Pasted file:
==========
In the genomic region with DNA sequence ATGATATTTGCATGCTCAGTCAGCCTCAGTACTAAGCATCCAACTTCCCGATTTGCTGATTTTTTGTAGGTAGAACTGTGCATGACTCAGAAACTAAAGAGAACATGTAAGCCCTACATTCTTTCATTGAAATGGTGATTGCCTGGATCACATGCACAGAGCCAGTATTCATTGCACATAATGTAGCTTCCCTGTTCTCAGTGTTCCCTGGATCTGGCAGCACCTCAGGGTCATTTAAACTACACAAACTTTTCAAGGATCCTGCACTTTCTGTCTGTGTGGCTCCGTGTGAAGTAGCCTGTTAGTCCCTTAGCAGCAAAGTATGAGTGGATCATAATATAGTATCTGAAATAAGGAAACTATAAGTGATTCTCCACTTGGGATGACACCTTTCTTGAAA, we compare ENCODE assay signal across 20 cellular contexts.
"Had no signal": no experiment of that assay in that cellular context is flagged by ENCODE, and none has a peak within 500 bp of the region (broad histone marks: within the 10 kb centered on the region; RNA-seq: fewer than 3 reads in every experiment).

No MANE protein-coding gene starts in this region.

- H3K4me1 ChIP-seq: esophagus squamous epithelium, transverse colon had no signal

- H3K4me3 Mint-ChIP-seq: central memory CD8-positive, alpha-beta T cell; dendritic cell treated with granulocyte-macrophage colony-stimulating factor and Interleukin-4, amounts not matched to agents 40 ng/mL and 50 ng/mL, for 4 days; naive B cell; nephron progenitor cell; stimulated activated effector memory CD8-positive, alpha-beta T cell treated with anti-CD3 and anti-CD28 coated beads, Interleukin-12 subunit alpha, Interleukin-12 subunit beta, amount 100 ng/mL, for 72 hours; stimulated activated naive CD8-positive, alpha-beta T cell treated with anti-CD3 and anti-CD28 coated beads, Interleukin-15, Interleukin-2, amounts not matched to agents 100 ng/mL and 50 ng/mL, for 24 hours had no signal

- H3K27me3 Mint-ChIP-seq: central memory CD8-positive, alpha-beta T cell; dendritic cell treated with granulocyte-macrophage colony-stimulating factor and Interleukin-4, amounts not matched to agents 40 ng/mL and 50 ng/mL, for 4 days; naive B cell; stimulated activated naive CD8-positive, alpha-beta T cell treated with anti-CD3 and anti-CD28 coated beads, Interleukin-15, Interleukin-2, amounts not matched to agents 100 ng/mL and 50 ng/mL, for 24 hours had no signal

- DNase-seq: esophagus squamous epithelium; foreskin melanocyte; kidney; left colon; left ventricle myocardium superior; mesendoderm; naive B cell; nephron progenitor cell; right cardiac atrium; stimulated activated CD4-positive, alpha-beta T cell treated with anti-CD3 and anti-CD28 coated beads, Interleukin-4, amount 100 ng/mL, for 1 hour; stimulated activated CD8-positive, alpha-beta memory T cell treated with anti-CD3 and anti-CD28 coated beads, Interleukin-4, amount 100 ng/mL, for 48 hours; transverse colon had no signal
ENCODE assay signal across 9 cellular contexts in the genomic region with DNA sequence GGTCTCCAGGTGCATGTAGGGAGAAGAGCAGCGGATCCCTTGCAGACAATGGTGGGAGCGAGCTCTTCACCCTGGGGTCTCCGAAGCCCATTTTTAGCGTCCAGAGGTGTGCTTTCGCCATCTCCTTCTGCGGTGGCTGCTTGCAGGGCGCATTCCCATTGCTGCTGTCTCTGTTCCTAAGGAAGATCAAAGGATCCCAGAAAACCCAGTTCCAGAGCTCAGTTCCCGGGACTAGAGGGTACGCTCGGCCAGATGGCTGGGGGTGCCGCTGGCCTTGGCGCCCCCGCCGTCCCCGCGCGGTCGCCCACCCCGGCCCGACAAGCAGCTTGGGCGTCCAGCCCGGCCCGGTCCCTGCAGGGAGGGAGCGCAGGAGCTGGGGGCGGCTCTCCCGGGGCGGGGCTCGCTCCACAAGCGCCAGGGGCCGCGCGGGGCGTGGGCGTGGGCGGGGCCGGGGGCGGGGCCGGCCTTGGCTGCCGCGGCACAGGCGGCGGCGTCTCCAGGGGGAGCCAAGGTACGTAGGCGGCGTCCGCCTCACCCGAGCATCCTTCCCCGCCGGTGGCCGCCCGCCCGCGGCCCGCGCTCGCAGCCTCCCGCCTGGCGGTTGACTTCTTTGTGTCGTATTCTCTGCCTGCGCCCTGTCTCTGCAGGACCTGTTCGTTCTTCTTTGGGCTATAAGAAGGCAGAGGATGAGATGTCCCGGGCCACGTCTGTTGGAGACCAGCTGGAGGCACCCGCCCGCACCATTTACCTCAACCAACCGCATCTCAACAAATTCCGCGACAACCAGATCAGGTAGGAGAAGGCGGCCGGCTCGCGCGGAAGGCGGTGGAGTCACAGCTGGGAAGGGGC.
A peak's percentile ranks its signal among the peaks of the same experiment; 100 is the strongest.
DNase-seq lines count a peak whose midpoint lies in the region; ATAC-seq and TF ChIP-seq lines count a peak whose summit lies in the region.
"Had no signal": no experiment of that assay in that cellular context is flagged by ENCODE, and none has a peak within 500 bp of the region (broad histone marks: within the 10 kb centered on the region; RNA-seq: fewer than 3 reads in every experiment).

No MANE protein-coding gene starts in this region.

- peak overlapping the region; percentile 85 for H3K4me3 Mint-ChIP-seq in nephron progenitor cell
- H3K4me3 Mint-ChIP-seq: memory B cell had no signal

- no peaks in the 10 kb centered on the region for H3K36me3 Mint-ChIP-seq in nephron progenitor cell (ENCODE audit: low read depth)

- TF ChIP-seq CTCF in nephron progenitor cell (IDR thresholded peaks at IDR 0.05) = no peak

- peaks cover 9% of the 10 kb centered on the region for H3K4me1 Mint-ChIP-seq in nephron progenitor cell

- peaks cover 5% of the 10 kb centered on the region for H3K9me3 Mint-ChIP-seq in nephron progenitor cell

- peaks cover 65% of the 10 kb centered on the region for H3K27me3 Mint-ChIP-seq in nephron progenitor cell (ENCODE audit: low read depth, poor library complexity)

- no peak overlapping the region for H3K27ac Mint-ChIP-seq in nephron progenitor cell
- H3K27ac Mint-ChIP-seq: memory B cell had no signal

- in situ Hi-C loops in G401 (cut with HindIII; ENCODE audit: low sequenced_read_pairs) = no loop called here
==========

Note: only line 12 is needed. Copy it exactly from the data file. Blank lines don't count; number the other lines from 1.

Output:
No MANE protein-coding gene starts in this region.